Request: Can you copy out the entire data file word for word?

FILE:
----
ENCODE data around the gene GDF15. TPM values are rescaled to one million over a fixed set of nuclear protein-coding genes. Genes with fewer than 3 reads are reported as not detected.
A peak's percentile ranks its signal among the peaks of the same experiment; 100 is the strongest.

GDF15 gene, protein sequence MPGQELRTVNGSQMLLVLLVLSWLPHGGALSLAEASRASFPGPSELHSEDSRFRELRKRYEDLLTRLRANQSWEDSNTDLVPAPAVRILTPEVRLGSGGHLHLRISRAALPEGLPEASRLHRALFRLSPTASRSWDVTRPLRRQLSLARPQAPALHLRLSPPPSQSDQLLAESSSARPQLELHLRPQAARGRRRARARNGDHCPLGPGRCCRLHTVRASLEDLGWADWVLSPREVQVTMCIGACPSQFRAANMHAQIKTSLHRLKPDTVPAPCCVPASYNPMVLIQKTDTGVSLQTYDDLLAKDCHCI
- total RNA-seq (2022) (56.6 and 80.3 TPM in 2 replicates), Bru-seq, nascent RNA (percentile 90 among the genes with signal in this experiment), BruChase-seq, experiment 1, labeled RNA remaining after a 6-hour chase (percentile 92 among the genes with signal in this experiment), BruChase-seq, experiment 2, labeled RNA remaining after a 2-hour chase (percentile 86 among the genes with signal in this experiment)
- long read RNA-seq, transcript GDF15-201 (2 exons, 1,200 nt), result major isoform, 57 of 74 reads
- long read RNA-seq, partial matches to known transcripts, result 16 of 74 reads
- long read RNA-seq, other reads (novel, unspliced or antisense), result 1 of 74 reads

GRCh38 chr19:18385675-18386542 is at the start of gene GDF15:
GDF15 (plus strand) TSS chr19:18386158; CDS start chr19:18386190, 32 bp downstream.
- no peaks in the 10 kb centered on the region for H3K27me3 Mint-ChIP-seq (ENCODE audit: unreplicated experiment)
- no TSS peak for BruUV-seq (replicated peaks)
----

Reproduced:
ENCODE data around the gene GDF15. TPM values are rescaled to one million over a fixed set of nuclear protein-coding genes. Genes with fewer than 3 reads are reported as not detected.
A peak's percentile ranks its signal among the peaks of the same experiment; 100 is the strongest.

GDF15 gene, protein sequence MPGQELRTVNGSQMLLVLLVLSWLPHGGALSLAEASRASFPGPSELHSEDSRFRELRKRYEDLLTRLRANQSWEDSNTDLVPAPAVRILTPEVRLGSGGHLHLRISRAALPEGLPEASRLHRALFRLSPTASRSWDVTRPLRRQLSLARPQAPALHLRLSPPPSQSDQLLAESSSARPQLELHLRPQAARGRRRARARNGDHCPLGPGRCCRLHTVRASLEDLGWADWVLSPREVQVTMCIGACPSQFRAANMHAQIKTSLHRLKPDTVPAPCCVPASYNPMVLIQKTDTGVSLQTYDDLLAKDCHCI
- total RNA-seq (2022) (56.6 and 80.3 TPM in 2 replicates), Bru-seq, nascent RNA (percentile 90 among the genes with signal in this experiment), BruChase-seq, experiment 1, labeled RNA remaining after a 6-hour chase (percentile 92 among the genes with signal in this experiment), BruChase-seq, experiment 2, labeled RNA remaining after a 2-hour chase (percentile 86 among the genes with signal in this experiment)
- long read RNA-seq, transcript GDF15-201 (2 exons, 1,200 nt), result major isoform, 57 of 74 reads
- long read RNA-seq, partial matches to known transcripts, result 16 of 74 reads
- long read RNA-seq, other reads (novel, unspliced or antisense), result 1 of 74 reads

GRCh38 chr19:18385675-18386542 is at the start of gene GDF15:
GDF15 (plus strand) TSS chr19:18386158; CDS start chr19:18386190, 32 bp downstream.
- no peaks in the 10 kb centered on the region for H3K27me3 Mint-ChIP-seq (ENCODE audit: unreplicated experiment)
- no TSS peak for BruUV-seq (replicated peaks)